So. I offer this poem. A tribute to a friend whose voice I hear only in my memories. I hope my friend is finding life full and rich and very much alive in other ways.

The Honey Tree (Mary Oliver)

And so at last I climbed
the honey tree, ate
chunks of pure light, ate
the bodies of bees that could not
get out of my way, ate
the dark hair of the leaves,
the rippling bark,
the heartwood. Such
frenzy! But joy does that,
I'm told, in the beginning.
Later, maybe,
I'll come here only
sometimes and with a
middling hunger. But now
I climb like a snake,
I clamber like a bear to
the nuzzling place, to the light
salvaged by the thighs
of bees and racked up
in the body of the tree.
Oh, a…

A Play Day In Chicago

This morning my husband and I had a leisurely morning then headed into Chicago. We went to Millenium Park and got to watch The Grant Park Orchestra rehearse Mahler's 5th. It was fabulous. In fact for all of the several hours we spent in the park we could hear the rehearsal....I know that everyone at the concert tonight is in for a fabulous performance.

We at lunch at the Park Grill on Michigan Avenue, just south of Washington, in the park. I had a delicious pulled pork on a huge bun with sour cream and avocado, and an iced tea. My husband had turkey on whole wheat. (Mine was way better). We had a lovely day walking, looking at art, sculpture, urban water falls, and gardens. '

I have a bunch more books to read: poetry by Denise Levertov and Mary Oliver, another book by Judith Merkle Riley ("The Oracle Glass) and Anita Shreve ("Light on Snow"). So.

But, I am mourning a bit because I have to go back to work in 4 days (Tuesday). I've really enjoyed my vacation.

I …

RevGals Friday Five: Stress Buster

From RevGals

1. First, and before we start busting stress, what causes you the most stress, is it big things or the small stuff ? I have a lot of stress in my life right now, most of it financial. I don't want to go into the details, suffice it to say the four years have been very difficult. It's a BIG thing that is making all the small stuff feel difficult, like breathing.

2. Exercise or chocolate for stress busting ( or maybe something else) ? Both. I exercise in the morning and have chocolate in the afternoon.

3.What is your favourite music to chill out to? I like a lot of different types of music, just nothing to heavy and intense, no heavy metal, screaming punk, or what I call "heavy metal symphony"...otherwise I like a lot. coldplay is good, Celtic music, flute or piano, Dixie Chicks or Indigo Girls, Elvis Costello, Neil Young.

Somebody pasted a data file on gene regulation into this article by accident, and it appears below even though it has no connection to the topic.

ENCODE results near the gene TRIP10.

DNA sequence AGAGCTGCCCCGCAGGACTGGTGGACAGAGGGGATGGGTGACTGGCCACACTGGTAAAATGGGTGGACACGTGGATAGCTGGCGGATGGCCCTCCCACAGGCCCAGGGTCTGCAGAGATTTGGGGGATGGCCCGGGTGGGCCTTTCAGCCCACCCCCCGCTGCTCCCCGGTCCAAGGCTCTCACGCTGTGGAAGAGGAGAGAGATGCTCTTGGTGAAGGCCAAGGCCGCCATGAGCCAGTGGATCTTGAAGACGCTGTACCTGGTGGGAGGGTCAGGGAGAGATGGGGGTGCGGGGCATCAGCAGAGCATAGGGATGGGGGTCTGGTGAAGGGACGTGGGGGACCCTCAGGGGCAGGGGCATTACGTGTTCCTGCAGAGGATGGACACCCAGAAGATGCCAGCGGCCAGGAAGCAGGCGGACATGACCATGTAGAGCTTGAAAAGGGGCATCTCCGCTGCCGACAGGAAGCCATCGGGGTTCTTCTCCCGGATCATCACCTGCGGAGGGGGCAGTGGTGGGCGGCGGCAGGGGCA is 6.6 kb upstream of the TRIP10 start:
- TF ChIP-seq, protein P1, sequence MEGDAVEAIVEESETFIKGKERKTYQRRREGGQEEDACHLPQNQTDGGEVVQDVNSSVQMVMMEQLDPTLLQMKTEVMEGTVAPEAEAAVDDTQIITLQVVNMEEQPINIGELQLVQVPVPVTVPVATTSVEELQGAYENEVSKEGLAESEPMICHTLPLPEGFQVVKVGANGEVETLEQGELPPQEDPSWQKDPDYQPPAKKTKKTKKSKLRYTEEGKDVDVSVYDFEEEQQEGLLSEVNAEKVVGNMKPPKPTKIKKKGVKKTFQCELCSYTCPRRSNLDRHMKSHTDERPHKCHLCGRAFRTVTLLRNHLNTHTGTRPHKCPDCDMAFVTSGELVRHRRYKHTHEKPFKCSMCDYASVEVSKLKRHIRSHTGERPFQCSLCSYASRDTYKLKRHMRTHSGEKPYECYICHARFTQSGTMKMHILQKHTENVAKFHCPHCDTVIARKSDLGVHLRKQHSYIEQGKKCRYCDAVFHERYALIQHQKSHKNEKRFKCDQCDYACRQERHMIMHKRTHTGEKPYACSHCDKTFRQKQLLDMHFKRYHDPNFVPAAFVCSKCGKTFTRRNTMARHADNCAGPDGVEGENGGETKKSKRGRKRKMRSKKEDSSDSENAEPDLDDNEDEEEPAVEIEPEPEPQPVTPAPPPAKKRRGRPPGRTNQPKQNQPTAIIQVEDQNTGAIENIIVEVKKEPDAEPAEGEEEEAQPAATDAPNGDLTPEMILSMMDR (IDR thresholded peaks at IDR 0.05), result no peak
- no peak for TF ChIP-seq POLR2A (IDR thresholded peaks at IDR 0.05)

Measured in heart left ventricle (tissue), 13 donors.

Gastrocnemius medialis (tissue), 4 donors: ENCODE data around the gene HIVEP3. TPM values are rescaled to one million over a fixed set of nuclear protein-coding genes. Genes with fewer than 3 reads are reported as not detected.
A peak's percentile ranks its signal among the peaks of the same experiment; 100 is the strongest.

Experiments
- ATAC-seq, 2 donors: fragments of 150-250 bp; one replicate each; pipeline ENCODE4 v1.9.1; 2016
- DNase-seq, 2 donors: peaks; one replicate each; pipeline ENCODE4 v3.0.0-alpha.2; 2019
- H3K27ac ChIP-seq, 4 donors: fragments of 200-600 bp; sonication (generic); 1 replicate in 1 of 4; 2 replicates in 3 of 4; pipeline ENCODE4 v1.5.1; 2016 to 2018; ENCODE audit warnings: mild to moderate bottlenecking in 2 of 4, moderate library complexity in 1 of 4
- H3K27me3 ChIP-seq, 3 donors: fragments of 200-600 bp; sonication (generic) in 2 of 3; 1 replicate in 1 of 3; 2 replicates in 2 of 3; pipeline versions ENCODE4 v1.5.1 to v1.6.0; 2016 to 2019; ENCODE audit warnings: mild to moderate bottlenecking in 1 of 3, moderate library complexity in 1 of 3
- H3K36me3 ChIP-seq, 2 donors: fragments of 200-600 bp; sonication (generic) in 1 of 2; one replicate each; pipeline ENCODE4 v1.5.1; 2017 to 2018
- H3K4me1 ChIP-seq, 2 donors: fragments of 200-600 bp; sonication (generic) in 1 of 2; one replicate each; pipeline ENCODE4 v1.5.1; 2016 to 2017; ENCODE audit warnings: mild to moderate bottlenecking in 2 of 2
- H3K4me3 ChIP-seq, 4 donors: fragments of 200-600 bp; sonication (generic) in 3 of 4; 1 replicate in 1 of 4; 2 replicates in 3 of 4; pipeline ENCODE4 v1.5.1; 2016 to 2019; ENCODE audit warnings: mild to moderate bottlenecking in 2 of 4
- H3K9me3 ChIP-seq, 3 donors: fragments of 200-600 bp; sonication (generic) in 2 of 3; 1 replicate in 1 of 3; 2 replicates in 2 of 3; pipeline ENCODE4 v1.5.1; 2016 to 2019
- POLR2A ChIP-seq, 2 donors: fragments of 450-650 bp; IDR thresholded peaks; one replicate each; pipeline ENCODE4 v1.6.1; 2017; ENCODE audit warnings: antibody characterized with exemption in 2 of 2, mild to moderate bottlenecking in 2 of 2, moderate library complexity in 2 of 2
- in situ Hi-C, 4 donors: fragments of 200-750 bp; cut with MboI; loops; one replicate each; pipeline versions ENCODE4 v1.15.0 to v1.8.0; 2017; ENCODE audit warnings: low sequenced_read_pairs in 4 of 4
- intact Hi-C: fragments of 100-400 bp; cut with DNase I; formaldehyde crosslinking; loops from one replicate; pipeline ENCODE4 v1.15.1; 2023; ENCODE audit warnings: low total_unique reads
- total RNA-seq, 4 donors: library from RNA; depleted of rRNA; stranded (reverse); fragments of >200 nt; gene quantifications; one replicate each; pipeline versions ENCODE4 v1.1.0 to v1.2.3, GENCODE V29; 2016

4. Where do you go to chill? A long walk with my dogs in the woods. Or on my deck with a glass of wine. Or in my reading room with a cup of…

A progressive poetry party....

kinda like a progressive dinner party, one course here, the next course there...you can find another poem

Ghalib, a poet (1797-1869)

For the raindrop, joy is in entering the river -
Unbearable pain becomes its own cure.

Travel far enough into sorrow, tears turn to sighing;
In this way we learn how water can die into air.

When, after heavy rain, the stormclouds disperse,
Is it not that they've wept themselves clear to the end?

If you want to know the miracle, how wind can polish a mirro,
Look: the shining glass grows green in spring.

It's the rose's unfolding, Ghalib, that creates the desire to see-
In every color and circumstance, may the eyes be open for what
comes.

More Vacation?

This week my vacation has been:
Painting. My son's bedroom was last painted when we moved here 6 years ago. It was a light blue, nice for a 4th grader, but too young looking for someone who is a sophomore. So we painted it. We did a dark blue glaze over the pale blue on three walls. One small wall at the doorway is yellow and another wall is red. It's cool looking. He has a loveseat in his room that is slipcovered in red fabric. I'm going to go to IKEA and look for bed linens and curtains. IKEA's catalogue shows sheets in a rectangular patterned red, blue, green, yellow on white, which were the inspiration for the room. I may get those.